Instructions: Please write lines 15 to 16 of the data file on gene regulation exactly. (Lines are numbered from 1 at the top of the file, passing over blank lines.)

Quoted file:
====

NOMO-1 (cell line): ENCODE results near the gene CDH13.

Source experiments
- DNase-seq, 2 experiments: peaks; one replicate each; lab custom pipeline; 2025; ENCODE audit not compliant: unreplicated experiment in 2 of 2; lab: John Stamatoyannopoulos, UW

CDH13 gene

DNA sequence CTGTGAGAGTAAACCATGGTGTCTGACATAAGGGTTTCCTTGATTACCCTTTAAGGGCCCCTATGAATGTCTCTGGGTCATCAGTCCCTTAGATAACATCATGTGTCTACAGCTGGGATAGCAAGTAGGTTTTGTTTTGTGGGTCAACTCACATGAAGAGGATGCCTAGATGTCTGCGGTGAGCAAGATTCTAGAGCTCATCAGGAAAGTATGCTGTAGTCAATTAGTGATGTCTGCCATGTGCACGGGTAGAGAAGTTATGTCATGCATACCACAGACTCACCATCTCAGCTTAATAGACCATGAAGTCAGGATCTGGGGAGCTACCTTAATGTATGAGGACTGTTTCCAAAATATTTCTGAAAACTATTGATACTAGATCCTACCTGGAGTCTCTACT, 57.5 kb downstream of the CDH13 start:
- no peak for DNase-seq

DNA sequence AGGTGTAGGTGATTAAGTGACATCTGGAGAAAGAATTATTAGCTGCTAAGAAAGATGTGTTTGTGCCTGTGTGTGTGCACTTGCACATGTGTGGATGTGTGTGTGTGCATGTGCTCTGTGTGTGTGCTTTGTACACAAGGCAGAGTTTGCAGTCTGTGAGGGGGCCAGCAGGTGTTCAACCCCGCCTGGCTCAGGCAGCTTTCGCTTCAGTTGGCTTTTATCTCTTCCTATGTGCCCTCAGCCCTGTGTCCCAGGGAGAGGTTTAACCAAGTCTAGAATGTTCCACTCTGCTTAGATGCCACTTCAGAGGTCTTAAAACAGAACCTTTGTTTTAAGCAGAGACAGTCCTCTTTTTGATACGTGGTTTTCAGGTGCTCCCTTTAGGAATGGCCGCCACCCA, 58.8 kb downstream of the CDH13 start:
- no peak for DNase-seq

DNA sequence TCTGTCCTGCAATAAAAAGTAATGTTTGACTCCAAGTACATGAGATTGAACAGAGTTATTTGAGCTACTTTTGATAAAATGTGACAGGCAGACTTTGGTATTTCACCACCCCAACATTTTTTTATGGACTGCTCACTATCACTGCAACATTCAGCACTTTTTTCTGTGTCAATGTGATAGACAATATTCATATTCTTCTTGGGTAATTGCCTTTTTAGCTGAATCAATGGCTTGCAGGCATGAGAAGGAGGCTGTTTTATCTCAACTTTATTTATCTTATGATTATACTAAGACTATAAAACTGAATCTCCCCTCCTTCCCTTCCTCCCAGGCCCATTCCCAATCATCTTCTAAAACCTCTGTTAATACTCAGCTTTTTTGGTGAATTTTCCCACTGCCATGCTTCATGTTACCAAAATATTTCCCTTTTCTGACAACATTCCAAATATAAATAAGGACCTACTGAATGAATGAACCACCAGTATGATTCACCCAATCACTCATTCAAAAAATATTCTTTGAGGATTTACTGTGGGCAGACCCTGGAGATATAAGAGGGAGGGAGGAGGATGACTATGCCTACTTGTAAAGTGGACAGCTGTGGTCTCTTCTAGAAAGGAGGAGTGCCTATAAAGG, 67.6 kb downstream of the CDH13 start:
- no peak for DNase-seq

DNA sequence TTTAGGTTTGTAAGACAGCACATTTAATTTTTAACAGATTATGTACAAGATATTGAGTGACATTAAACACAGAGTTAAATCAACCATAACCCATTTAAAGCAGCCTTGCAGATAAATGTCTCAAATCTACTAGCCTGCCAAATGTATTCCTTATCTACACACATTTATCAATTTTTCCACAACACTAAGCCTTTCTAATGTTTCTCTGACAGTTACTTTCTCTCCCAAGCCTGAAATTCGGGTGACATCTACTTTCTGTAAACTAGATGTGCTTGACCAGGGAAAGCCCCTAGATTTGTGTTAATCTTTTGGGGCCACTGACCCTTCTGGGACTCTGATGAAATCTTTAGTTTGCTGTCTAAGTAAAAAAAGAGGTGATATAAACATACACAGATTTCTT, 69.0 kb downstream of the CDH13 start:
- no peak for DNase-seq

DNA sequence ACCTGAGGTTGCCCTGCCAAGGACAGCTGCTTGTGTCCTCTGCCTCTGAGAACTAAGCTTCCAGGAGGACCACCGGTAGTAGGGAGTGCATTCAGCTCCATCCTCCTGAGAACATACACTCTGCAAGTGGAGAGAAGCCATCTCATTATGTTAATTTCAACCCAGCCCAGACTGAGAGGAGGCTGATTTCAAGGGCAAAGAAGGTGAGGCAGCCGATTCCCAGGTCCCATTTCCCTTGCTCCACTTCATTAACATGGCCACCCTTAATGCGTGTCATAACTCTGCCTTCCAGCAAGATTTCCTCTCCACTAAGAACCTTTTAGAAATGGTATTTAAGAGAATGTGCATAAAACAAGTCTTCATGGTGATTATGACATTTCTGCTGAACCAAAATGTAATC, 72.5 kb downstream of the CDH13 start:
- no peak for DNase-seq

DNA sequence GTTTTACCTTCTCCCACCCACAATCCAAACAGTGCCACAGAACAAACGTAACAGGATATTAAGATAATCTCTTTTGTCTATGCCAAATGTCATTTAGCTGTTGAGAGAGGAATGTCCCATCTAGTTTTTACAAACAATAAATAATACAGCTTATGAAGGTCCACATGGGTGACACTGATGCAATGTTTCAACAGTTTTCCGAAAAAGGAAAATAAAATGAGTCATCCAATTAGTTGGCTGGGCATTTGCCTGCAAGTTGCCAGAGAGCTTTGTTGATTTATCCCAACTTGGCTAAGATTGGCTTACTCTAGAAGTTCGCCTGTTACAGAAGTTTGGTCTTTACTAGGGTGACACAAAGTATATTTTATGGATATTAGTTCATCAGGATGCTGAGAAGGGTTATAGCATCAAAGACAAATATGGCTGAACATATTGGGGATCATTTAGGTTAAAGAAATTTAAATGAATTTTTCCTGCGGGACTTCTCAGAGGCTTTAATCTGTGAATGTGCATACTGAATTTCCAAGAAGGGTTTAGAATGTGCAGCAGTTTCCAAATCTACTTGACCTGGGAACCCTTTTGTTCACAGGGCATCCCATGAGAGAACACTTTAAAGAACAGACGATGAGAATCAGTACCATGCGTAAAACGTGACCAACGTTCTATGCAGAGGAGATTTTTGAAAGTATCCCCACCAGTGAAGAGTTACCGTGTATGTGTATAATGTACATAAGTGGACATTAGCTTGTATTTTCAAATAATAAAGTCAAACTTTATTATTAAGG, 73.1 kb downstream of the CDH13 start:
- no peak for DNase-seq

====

DNA sequence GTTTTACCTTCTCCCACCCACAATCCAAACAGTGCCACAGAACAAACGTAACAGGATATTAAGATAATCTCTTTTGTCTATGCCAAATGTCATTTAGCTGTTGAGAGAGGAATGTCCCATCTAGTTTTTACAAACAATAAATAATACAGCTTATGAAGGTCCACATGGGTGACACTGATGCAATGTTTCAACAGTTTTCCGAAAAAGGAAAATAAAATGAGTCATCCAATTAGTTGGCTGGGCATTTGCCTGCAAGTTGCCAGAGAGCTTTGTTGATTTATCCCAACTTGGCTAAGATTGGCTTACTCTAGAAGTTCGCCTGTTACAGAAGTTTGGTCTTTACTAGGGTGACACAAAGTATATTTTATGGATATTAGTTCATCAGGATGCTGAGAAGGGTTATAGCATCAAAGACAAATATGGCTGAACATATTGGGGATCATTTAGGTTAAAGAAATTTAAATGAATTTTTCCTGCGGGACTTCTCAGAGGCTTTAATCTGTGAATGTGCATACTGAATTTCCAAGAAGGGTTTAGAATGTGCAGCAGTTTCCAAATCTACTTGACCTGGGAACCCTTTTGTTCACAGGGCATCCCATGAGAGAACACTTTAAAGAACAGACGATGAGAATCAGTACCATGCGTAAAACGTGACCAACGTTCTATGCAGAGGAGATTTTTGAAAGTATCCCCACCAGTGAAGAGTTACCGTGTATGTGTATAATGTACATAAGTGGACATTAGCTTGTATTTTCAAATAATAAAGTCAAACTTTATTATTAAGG, 73.1 kb downstream of the CDH13 start:
- no peak for DNase-seq